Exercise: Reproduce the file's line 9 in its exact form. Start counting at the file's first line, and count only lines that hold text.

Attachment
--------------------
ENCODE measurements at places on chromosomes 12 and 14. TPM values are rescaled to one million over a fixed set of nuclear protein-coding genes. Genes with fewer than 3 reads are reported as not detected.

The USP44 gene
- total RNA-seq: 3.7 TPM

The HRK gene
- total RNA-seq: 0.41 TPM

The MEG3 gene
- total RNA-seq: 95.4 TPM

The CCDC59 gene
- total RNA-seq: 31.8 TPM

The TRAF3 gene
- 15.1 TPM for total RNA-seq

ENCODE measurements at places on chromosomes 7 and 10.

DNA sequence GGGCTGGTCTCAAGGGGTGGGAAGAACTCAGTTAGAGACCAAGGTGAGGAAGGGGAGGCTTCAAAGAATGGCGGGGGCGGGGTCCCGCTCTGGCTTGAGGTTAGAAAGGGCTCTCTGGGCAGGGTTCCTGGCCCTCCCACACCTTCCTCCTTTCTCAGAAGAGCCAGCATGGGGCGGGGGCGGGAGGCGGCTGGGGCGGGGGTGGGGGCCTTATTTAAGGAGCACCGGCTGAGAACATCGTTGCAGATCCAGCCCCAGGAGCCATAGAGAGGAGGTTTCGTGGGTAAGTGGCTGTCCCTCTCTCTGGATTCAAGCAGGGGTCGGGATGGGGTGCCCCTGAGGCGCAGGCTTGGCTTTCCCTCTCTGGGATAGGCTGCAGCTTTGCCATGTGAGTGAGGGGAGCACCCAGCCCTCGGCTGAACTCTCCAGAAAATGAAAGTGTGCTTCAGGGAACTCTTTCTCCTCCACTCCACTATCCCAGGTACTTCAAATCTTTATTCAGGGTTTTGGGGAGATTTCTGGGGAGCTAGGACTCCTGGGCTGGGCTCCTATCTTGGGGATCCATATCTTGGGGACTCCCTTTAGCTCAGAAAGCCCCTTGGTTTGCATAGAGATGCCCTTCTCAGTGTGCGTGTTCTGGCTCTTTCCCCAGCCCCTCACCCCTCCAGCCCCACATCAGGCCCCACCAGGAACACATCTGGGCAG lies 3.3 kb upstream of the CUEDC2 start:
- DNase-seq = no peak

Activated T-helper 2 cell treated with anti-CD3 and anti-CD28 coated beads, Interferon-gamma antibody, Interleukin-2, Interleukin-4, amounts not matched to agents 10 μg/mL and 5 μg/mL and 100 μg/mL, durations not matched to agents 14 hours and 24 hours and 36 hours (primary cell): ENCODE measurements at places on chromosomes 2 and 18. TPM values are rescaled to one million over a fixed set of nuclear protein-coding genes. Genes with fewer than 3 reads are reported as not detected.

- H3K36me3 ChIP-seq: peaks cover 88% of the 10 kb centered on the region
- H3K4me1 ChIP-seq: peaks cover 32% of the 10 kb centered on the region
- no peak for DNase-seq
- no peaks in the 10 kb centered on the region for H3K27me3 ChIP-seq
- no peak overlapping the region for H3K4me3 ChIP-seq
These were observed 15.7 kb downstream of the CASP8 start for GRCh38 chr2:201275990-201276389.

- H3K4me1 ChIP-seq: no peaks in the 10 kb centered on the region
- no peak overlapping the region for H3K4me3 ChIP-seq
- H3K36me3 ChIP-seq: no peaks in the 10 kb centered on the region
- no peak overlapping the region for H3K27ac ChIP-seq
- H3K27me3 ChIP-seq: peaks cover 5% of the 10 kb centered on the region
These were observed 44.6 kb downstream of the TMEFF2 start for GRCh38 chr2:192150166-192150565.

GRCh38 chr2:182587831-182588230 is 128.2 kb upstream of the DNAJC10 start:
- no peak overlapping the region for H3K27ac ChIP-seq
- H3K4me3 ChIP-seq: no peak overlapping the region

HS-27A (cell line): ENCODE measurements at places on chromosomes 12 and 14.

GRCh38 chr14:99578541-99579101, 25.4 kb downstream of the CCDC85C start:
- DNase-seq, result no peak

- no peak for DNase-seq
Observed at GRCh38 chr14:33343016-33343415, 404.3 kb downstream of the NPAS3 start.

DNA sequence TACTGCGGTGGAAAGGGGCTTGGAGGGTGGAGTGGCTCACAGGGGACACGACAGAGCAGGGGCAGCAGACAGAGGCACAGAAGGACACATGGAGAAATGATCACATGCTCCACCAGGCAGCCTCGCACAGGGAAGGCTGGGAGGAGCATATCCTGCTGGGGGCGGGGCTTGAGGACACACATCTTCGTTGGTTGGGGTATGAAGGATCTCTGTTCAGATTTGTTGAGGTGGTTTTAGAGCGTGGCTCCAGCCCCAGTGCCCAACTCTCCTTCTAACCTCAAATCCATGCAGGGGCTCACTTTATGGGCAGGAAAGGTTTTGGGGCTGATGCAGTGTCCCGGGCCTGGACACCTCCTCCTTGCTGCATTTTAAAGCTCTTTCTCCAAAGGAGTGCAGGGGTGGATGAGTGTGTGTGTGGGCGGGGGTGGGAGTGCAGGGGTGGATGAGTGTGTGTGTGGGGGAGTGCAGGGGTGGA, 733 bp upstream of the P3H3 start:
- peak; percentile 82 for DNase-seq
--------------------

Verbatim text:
- total RNA-seq: 31.8 TPM